Installing a Bluetooth Device

There are two installation types for Bluetooth profile drivers

  1. Client-side installation

  2. Server-side installation

Client-side installations are for remote devices where the remote device advertises its services and the computer connects to it. Examples include: mouse devices, keyboards, and printers.

Server-side installations are where the computer advertises services and remote devices can connect to the computer to use those services. For example, a vendor could author a server-side installation to enable a PDA to print to a printer attached to the computer.

These two installation types require different installation procedures.

Installing a Client-side Profile Driver

When a user wants to use a Bluetooth-enabled device, the user should bring the device within range of the computer and initiate a connection from the computer to the remote device. The following is the installation sequence for a client-side profile driver installation.

To Install a Client-side Profile Driver

  1. Launch Bluetooth Devices in Control Panel to find all devices within range of the computer.

  2. Select the device to pair with.

  3. Pair (or bond) the device with the local radio. This may or may not involve a PIN exchange.

  4. The local radio issues an SDP inquiry to identify the services supported on the remote device.

  5. The Found New Hardware Wizard searches for appropriate drivers on the local hard disk drive, and/or on Windows Update.

  6. If the Found New Hardware Wizard does not find an appropriate driver for the device, it prompts the user to insert the profile driver installation media that contains the profile driver's device setup information file (INF file).

Installing a Server-side Profile Driver

The Bluetooth driver stack supports service GUIDs as defined by the Bluetooth SIG, as well as custom GUIDs (that is, GUIDs that are not defined by the Bluetooth SIG).

Note  You can use the Guidgen.exe tool that is provided with the Microsoft Windows SDK to create custom GUIDs.


To expose computer functionality that remote Bluetooth devices can use, you must write a user-mode installation application.

The installation application must communicate with the Bluetooth driver stack to create a service GUID for the functionality to expose. Vendors specify the service GUID in the application and in their device installation INF file.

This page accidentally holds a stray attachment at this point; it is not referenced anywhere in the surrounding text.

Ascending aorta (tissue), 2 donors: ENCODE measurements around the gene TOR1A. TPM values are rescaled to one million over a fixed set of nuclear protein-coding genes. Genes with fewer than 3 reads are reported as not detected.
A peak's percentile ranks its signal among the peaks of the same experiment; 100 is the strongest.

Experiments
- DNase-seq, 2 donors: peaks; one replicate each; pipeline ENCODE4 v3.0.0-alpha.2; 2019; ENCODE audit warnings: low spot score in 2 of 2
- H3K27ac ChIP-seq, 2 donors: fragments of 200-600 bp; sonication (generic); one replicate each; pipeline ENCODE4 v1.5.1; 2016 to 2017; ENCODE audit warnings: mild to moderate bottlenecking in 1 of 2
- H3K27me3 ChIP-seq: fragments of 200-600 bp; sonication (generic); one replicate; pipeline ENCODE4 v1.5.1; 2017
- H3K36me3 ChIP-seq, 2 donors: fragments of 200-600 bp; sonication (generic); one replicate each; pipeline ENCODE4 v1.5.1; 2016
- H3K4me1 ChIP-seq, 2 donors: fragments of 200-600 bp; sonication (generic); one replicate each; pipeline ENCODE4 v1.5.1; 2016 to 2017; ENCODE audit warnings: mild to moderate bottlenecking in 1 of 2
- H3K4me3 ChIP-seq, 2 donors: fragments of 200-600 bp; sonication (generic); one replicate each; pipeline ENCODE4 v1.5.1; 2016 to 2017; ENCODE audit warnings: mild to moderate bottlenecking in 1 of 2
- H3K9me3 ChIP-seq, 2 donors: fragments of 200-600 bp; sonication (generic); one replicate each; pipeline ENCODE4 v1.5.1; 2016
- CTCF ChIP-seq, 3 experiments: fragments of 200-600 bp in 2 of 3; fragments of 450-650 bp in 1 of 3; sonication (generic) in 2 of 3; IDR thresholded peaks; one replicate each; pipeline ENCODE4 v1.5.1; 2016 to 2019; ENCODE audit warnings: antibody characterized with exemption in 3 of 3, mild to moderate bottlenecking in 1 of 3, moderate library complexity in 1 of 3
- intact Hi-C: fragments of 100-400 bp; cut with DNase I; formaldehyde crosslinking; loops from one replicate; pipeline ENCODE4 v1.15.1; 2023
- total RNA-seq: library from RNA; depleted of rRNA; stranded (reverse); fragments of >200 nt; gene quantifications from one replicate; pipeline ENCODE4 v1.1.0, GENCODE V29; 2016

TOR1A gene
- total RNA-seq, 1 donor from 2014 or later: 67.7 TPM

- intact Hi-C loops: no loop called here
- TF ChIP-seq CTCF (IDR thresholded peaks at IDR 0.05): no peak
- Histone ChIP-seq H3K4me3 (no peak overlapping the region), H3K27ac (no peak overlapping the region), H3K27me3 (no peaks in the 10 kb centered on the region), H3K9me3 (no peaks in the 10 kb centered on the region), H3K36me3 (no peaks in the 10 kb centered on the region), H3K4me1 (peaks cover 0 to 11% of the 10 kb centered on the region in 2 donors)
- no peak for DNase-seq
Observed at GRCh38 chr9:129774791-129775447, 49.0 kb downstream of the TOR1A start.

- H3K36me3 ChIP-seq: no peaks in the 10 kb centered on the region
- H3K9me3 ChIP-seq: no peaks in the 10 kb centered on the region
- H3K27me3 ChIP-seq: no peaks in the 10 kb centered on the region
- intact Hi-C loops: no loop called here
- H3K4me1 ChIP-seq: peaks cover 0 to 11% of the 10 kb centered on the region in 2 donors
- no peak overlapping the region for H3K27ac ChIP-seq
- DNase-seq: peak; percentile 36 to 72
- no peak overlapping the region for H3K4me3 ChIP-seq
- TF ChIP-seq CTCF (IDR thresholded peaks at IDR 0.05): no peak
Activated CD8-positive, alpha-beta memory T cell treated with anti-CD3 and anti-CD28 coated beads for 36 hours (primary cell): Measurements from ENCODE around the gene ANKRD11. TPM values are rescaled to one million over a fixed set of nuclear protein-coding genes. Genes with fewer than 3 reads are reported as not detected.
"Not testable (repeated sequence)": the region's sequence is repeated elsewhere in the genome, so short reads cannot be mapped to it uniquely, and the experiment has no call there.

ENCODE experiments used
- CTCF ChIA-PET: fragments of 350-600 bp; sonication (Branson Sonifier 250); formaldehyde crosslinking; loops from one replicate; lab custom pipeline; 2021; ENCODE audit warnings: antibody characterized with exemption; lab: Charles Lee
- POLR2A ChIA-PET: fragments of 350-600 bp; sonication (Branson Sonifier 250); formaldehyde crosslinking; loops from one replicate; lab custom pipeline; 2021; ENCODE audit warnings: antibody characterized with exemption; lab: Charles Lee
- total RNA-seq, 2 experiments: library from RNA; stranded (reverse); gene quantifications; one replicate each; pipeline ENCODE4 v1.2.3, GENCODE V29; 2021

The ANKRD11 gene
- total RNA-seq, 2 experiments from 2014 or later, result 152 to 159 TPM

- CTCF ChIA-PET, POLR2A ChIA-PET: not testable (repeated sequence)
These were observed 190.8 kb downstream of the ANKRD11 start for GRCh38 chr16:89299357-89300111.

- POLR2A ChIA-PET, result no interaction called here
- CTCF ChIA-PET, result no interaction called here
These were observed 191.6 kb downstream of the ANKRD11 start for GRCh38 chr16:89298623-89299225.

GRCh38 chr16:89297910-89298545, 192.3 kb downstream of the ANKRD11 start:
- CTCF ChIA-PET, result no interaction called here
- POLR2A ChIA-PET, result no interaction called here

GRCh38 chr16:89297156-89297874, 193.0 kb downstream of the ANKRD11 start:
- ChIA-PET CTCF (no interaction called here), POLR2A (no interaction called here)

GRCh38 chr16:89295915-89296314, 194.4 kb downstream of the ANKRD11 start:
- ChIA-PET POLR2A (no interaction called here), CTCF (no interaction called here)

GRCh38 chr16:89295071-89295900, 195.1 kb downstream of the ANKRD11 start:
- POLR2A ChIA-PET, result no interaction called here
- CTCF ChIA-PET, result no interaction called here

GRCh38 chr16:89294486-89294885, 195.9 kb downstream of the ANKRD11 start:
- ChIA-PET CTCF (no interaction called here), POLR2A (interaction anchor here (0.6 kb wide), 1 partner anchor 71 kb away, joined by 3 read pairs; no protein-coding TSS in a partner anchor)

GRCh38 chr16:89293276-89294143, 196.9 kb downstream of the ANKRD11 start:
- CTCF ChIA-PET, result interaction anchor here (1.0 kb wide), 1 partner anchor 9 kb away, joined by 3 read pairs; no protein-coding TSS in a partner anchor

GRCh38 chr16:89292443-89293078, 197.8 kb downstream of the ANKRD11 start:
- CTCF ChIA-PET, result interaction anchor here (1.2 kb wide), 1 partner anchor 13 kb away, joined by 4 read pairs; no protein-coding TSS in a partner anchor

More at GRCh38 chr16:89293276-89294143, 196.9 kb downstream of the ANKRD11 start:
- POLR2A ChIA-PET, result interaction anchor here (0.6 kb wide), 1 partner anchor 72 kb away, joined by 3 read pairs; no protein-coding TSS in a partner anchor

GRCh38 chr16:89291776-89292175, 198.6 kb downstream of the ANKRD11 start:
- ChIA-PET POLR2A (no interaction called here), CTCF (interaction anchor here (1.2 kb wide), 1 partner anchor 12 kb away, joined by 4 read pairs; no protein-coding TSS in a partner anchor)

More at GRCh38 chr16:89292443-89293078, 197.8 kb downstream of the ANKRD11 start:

The installation application must call the user-mode API BluetoothSetLocalServiceInfo. However, before the application can call this API, the application must have the SE_LOAD_DRIVER_NAME security privilege. The following code example demonstrates how to obtain this privilege. Note, the example does not demonstrate error handling.

HANDLE procToken;
LUID luid;

OpenProcessToken(GetCurrentProcess(), TOKEN_ADJUST_PRIVILEGES | TOKEN_QUERY, &procToken);

LookupPrivilegeValue(NULL, SE_LOAD_DRIVER_NAME, &luid);

Tp.PrivilegeCount = 1;
Tp.privileges[0].Luid = luid;
Tp.Privileges[0].Attributes = SE_PRIVILEGE_ENABLED;

AdjustTokenPrivileges(procToken, FALSE, &tp, sizeof(TOKEN_PRIVILEGES), (PTOKEN_PRIVILEGES) NULL, (PDWORD)NULL)

Profile Driver INF file

A profile driver's INF file contains information about a Bluetooth device for client-side installation. For a server-side installation, the INF file specifies a device ID that corresponds to the service GUID created by the installation application. All Bluetooth devices are members of the Bluetooth class. The Bluetooth class installer ( Bthci.dll) assists in installing profile drivers.

For more information about creating and distributing INF files and installing drivers, see Creating an INF File and INF File Sections and Directives.

Plug and Play IDs

The Bluetooth driver stack generates hardware IDs according to the following templates:

  • BTHENUM\{ ServiceGUID}_VID& nnnnnnnn

  • BTHENUM\{ ServiceGUID}_VID& nnnnnnnn_PID& nnnn

  • BTHENUM\{ ServiceGUID}_LOCALMFG& nnnn

The Bluetooth driver stack generates compatible IDs according to the following template:

  • BTHENUM\{ ServiceGUID}

ServiceGUID is a 16-bit GUID expanded into a 128-bit GUID, as defined by the Bluetooth specification. For example, {00001124-0000-1000-8000-00805F9B34FB} corresponds to an HID device.

The 8 digits following VID& correspond to the vendor ID code.

The 4 digits following PID& correspond to the product ID code.

The 4 digits following LOCALMFG& correspond to the manufacturer of the local Bluetooth radio.

The VID/PID and LOCALMFG tags are independent of each other.

The most generic device ID is a ServiceGUID by itself. For example:


You can restrict the Bluetooth driver stack to load your profile driver and software to run only on a specific release of a remote device by using Plug and Play IDs in both the remote device and the INF file. Note that the Bluetooth driver stack generates a VID/PID pair only if the device publishes a Plug and Play ID that the stack can detect using SDP. For example:

BTHENUM\{00001124-0000-1000-8000-00805F9B34FB}_VID& nnnnnnnn_PID& nnnn

You can restrict the Bluetooth driver stack to load profile driver and software to run only on a specific local Bluetooth radio by specifying the LOCALMFG tag in the device ID in your INF file. For example:

BTHENUM\{00001124-0000-1000-8000-00805F9B34FB}_LOCALMFG& nnnn



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